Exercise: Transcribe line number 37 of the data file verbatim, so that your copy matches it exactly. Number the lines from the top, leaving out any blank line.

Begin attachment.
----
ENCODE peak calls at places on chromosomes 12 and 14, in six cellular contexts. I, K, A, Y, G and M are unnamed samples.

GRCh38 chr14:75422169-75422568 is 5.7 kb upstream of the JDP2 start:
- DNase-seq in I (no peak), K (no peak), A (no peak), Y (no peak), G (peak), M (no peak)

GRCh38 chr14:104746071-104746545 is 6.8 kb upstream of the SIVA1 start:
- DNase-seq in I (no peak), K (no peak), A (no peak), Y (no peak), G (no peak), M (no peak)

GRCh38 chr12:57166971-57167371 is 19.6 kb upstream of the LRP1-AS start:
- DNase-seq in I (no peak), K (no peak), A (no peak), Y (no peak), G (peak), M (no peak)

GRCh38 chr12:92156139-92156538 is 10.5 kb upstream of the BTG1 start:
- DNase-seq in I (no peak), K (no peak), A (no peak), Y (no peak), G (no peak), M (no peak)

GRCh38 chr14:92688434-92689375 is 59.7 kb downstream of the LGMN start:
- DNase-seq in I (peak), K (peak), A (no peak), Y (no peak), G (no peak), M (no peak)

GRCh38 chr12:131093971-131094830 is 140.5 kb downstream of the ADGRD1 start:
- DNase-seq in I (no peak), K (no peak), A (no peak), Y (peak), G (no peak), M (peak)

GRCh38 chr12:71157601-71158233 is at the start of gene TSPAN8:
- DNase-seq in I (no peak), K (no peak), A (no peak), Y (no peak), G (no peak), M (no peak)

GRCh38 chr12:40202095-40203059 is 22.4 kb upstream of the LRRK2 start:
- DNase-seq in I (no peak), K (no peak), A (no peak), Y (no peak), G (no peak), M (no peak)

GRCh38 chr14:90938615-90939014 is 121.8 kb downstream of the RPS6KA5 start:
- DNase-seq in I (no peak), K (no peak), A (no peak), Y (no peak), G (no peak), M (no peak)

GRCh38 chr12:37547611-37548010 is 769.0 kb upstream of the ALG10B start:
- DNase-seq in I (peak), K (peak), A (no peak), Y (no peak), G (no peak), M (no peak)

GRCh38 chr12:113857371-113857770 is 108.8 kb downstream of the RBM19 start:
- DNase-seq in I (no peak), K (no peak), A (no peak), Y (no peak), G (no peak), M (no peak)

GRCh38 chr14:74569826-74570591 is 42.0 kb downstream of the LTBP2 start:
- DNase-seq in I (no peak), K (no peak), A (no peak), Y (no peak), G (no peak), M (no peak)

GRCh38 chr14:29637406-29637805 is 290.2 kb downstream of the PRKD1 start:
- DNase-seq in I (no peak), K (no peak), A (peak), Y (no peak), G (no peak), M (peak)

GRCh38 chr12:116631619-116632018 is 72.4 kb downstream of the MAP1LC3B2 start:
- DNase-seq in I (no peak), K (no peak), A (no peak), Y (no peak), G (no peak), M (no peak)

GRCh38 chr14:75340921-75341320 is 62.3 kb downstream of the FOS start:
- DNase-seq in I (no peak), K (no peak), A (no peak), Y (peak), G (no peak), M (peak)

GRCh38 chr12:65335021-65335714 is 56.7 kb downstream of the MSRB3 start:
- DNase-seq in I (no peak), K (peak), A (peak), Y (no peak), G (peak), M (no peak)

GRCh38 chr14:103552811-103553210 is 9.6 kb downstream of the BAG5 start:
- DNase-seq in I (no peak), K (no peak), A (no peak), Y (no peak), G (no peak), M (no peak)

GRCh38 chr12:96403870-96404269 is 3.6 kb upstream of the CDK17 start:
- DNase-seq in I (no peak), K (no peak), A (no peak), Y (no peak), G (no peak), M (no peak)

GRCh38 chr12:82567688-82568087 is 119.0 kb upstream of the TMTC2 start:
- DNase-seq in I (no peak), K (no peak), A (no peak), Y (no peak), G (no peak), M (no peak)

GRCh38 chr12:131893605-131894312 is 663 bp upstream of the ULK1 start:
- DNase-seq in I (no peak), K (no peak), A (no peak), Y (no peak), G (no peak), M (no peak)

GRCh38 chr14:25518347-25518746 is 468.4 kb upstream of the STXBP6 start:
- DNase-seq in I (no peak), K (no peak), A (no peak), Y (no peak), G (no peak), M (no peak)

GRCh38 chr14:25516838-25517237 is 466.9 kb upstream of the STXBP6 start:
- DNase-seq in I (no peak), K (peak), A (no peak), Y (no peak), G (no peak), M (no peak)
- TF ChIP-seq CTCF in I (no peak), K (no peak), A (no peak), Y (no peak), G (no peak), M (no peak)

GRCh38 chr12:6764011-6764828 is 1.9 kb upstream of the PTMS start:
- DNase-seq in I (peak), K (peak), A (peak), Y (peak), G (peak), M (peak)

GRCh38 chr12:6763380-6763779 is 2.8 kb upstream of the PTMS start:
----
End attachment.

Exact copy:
- DNase-seq in I (no peak), K (no peak), A (no peak), Y (no peak), G (no peak), M (no peak)